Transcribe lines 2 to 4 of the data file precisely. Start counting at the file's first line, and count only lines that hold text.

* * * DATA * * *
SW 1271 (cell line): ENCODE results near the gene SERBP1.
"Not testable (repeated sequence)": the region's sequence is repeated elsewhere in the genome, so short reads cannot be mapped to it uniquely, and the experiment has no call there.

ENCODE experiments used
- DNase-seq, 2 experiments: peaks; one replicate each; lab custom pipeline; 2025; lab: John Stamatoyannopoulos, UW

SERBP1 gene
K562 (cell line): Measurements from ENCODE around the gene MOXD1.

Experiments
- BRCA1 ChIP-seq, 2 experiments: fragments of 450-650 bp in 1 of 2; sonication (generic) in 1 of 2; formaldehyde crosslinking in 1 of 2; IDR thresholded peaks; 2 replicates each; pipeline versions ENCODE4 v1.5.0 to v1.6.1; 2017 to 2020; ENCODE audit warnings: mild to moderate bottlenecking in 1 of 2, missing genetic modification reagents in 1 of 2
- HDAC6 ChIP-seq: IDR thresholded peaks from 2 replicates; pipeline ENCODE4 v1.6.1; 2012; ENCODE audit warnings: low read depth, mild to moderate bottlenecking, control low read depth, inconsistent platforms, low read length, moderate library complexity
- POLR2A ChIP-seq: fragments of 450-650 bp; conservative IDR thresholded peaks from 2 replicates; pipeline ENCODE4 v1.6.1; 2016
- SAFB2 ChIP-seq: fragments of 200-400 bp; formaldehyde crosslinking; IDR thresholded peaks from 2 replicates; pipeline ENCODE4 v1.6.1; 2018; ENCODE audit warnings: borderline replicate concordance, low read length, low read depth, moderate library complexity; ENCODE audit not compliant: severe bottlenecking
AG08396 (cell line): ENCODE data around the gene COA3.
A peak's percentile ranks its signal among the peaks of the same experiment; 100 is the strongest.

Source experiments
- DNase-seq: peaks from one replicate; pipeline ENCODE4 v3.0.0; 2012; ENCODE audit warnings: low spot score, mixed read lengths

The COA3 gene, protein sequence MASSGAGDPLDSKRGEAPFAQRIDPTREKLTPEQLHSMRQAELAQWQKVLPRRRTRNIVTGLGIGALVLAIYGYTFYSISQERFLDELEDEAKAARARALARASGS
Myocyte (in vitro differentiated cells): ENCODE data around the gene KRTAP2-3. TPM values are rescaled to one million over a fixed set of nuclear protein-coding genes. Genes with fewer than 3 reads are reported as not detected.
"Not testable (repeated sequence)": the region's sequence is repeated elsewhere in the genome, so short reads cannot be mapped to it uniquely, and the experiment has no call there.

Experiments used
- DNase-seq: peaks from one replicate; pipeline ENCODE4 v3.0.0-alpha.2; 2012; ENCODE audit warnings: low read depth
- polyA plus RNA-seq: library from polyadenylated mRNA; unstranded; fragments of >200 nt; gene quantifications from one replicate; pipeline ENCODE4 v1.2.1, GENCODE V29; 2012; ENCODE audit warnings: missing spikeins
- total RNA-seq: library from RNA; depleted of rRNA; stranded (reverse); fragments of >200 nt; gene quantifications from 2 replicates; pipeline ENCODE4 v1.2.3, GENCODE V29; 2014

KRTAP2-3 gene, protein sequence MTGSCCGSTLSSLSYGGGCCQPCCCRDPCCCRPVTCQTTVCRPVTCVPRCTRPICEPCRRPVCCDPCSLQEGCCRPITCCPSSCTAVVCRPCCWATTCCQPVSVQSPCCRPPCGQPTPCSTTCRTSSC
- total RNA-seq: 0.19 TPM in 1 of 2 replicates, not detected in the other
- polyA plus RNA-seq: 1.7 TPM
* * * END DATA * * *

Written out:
"Not testable (repeated sequence)": the region's sequence is repeated elsewhere in the genome, so short reads cannot be mapped to it uniquely, and the experiment has no call there.

ENCODE experiments used
- DNase-seq, 2 experiments: peaks; one replicate each; lab custom pipeline; 2025; lab: John Stamatoyannopoulos, UW